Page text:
“There are currently over 5 million people living with Alzheimer’s disease in the United States, according to the Alzheimer’s Association.”
Even despite this incredible statistic, Alzheimer’s and dementia tend to be a taboo subject in today’s society. Marilyn Raichle, though, has started a discussion about these life altering conditions in a remarkable way.
In an article by The Seattle Times, she explains how her mother began painting and creating art after getting Alzheimer’s, which helped them connect during a difficult time. Her mother’s art helped her realize that her mother was still there and lessen her fear of the disease. The article covers the art exhibit in the Seattle City Hall recently put on by Raichle’s organization, The Art of Alzheimer’s.
The exhibit showcases over 50 works of art by those with Alzheimer’s and dementia. A topic usually draped in sadness or fear is depicted in a different light through these artworks.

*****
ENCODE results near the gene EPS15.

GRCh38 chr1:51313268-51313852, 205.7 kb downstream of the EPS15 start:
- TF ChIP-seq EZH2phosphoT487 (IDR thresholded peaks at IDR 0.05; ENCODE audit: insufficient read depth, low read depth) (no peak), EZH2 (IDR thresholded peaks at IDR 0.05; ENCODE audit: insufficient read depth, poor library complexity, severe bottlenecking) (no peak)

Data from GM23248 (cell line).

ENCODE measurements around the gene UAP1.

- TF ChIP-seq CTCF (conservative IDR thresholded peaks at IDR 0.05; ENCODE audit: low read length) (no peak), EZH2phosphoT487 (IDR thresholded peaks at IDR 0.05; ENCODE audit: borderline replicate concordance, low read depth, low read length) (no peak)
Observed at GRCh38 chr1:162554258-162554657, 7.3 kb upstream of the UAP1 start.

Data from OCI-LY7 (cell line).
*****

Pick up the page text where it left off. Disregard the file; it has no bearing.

Here are some pieces featured on their website:
Though I haven’t dealt with Alzheimer’s on a personal level, I think it’s a wonderful therapy and method of expression that The Art of Alzheimer’s has made available to the community.
If you feel the urge to support those affected by Alzheimer’s and dementia in our own Lafayette community, you can get involved with the Lafayette chapter of the Alzheimer’s Association. There are many opportunities to get involved and similarly help end the stigma that comes with the disease.
Art can bring people together even in times where it seems the division between family members or friends couldn’t be bigger. Raichle has created a forum for those seemingly lost or gone to express themselves and connect with others in a beautiful way.